I've been playing a bit with Vox, TypePad's new LiveJournal for grownups; or blog platform and social networking service; or half a blogging platform for newbies (albeit with rich and deep functionality) and half social network.
I've seen some huffiness somewhere (I forget where) about insulting folks with references to newbies and grandmas, but I suspect that beginners and grandparents would not find such references insulting. There is no shame in either -- and I think Vox just might be on the right track for them, but also for those of us who have struggled through the newbie phase to produce nice-looking, professional (if not money-making) blogs -- but would still like a place for easy, personal blogging with a range of privacy options.
I had thought that Yahoo360! might serve that purpose, but it just never felt comfortable for me. The only feature I really liked was the Blast, which might be fun to see as a feature here at Vox. Yahoo was very slow to get some of its more important features off the ground, and Vox, while still in development, at least has what most folks would see as the essentials.
The posting interface is supremely simple, and allows you to easily insert photos, audio, videos, book refereces, and "collections". The service is currently smoothly integrated with Flickr, PhotoBucket, iStockPhoto, Amazon, YouTube, and iFilm; and I've no doubt many others are waiting in line -- hopefully including Barnes & Noble, Powells, and Picasa Web Albums.
Not only is it not necessary to know HTML to use Vox, as far as I can tell, you can't use it; everything is WYSIWYG (What You See Is What You Get) with cute little iconized buttons. There are several designs available, but if you want total control over how your blog looks, Vox is not for you. This is clearly set up for folks who just want something presentable, quickly, to hold their content. You can switch the design of your site with two or three clicks. Also, there are ads (this is a free, ad-supported service) but they are, so far, inconspicuous.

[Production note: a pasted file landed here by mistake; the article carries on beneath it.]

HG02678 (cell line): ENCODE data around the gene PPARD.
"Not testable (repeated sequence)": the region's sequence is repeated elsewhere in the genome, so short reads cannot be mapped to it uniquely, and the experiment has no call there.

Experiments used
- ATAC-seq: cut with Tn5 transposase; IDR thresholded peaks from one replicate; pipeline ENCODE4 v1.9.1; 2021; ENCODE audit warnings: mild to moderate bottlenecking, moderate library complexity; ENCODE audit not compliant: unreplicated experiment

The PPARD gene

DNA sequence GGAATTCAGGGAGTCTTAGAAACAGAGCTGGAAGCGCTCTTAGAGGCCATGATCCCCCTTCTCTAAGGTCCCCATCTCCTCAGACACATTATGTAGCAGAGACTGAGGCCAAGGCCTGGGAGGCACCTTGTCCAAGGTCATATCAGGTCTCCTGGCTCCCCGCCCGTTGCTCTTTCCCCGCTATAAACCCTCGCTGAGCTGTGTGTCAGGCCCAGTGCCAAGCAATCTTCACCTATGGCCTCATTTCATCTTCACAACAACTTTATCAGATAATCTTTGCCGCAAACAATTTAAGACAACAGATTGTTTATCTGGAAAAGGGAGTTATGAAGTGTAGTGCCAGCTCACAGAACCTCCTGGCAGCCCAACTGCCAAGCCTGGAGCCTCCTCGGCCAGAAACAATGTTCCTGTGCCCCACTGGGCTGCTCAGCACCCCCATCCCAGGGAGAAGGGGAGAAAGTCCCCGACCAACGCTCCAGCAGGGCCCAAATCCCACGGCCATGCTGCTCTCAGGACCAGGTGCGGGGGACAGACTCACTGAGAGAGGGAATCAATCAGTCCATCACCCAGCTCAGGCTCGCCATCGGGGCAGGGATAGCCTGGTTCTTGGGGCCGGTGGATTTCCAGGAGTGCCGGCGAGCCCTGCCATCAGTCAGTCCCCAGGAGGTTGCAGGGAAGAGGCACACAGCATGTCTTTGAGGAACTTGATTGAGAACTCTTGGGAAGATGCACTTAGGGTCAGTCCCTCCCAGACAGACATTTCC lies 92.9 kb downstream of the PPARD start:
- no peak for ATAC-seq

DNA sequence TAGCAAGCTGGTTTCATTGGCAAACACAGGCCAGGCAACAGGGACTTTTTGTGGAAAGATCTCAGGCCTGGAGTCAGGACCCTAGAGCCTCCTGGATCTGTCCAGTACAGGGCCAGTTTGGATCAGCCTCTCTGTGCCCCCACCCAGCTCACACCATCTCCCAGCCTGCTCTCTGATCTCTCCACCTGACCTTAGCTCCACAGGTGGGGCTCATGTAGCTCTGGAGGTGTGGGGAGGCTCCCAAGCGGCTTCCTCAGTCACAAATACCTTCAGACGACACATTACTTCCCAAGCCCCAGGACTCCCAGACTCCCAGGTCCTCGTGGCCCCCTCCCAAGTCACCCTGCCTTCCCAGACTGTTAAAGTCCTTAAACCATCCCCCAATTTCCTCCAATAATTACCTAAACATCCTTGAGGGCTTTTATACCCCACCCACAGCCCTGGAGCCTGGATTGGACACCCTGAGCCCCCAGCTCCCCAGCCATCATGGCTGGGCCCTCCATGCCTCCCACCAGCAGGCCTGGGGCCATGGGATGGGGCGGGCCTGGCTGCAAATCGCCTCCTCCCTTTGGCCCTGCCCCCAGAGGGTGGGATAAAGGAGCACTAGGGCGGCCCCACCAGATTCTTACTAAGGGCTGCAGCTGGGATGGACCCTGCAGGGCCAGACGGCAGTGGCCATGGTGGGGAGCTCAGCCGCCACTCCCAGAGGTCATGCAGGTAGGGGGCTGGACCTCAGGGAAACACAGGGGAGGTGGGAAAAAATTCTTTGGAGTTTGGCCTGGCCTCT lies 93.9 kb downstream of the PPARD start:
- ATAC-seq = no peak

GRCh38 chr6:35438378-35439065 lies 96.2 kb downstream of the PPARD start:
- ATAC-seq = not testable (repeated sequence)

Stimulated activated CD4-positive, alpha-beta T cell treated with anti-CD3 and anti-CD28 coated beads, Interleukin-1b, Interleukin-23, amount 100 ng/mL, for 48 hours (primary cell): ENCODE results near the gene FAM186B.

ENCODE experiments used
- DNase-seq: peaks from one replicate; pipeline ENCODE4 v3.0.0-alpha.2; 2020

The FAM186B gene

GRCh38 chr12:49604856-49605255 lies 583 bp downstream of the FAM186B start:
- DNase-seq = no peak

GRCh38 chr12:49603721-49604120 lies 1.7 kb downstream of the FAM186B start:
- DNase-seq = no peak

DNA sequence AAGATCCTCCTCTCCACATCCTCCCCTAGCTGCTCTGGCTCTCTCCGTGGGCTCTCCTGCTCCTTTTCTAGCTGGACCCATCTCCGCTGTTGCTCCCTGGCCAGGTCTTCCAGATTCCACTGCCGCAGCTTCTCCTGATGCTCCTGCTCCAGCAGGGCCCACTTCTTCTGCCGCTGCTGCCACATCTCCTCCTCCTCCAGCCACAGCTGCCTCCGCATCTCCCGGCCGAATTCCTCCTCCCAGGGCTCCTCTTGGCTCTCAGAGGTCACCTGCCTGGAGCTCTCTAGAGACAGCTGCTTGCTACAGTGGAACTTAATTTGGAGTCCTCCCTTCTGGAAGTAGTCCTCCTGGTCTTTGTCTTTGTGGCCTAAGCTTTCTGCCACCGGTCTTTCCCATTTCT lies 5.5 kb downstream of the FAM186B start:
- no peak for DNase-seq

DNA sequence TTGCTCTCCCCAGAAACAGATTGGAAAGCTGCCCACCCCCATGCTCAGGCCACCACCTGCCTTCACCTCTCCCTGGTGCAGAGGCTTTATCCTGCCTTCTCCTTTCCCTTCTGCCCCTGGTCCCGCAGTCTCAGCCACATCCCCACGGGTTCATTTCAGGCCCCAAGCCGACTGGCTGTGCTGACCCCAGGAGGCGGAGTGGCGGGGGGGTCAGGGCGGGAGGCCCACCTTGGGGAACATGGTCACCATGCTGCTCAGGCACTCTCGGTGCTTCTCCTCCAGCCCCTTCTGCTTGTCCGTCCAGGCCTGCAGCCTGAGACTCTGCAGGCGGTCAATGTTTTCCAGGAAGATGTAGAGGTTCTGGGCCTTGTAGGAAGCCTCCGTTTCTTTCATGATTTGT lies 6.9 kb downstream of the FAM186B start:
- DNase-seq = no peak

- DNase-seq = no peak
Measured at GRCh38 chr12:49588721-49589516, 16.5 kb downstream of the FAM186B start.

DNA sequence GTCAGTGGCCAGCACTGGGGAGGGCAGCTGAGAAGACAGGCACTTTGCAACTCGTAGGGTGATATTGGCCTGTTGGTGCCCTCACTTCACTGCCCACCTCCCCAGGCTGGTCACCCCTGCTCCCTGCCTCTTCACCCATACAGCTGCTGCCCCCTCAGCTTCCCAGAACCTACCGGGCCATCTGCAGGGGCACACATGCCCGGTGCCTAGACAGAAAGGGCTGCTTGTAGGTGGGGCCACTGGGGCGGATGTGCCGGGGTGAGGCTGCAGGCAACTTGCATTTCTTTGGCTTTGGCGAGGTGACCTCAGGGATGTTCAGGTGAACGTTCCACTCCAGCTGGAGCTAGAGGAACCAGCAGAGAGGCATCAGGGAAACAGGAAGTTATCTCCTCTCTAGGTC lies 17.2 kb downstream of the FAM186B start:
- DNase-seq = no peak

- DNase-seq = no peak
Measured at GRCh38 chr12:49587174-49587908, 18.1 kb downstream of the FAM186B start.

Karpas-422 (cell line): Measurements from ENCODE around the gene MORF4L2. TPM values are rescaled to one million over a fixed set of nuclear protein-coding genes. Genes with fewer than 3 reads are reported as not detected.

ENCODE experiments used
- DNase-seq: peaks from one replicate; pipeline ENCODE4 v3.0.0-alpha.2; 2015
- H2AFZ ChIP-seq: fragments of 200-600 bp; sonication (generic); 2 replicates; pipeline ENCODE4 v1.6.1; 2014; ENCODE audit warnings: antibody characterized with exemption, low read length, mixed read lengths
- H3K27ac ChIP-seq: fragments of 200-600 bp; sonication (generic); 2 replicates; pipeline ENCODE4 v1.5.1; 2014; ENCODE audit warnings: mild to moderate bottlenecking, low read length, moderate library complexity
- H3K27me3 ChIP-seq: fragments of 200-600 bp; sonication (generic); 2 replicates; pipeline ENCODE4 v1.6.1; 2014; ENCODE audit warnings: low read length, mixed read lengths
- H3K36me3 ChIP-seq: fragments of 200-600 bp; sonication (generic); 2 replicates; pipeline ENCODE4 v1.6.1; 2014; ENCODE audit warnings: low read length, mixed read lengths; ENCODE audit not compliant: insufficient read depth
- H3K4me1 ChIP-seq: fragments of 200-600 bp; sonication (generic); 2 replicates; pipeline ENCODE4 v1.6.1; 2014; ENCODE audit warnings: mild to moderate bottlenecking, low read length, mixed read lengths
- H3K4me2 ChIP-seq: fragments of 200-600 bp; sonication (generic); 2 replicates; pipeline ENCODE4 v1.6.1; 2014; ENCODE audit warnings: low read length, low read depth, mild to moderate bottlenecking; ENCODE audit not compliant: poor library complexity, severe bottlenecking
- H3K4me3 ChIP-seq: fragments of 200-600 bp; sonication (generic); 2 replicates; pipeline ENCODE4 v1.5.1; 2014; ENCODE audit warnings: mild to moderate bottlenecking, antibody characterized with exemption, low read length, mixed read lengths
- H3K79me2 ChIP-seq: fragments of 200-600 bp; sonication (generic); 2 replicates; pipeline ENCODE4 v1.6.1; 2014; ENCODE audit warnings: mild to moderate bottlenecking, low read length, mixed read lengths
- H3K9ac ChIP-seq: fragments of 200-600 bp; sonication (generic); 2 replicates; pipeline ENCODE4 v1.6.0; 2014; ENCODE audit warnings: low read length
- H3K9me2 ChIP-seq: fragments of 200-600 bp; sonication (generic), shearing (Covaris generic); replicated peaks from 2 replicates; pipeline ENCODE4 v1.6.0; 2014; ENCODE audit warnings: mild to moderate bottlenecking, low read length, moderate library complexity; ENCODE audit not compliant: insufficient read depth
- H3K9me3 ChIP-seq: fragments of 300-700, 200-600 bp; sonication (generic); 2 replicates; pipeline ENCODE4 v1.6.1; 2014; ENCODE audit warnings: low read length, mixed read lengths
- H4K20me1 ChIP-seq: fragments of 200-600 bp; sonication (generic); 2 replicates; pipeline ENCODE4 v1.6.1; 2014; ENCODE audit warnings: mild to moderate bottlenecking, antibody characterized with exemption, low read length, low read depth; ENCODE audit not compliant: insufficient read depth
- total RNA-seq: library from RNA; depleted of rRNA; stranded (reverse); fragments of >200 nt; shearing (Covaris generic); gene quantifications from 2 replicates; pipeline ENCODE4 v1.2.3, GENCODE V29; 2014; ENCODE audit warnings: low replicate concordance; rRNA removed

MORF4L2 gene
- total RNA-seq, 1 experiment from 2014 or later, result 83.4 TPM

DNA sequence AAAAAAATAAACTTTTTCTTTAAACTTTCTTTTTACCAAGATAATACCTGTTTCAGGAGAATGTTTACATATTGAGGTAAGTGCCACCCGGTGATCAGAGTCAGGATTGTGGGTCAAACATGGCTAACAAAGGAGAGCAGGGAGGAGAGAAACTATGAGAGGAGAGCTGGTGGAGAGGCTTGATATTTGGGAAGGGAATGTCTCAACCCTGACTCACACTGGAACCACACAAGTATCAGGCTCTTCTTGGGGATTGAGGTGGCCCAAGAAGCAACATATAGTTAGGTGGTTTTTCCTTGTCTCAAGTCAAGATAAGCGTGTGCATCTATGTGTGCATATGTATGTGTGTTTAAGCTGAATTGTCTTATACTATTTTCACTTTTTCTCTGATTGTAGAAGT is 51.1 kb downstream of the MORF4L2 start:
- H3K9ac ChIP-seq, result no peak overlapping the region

Each post can be set to one of five levels of privacy: you only; public; friends only; family only; or family and friends, but not public. I haven't checked, but I assume that any media content in such posts would carry the same privacy level as the post. It is this feature that might be useful for folks like me. I have public blogs, but would occassionally like to write a personal, even boring to non-friends, post for those very few who might be interested -- and invisible to those whom I would not want to find it interesting.
Vox facilitates crossposting from Vox to TypePad blogs (which I am about to test with this post) but what I really want is vice-versa. I want to be able to easily include my public content on my personal blog; not so much the other way around. I could see integrating nearly all my material into the Vox site, with some posts more private than others, so that friends could choose to read what they liked, but know they aren't missing anything as it's all in one place.
[You can see how the cross-posting worked -- or didn't -- here.]
There is, of course, the usual obstacle: one must be a member of Vox to post comments -- or to be included on family and friends lists. This is a perhaps necessary strategy to limit spam comments and other obnoxious behaviors, but means one more username and password for folks you want to view and comment on your blog.
In my introvert style, I've left the social networking features to the end. Vox has Neighborhoods, and Explore and Connect functions. All you need to do is get someone you know on there -- or chat up a few strangers -- and there you are -- a Neighborhood. Answering the Question of the Day (QOTD) and checking out what others have to say is another way to make connections.
Today's QOTD is: How well do you know your next-door neighbors?
And when I just checked, there were about 140 posts with that tag. I think they mean real life neighbors, though; not virtual, social-network-services neighbors.
Vox is still Beta; a few bugs now and then. I have three invites -- who wants one?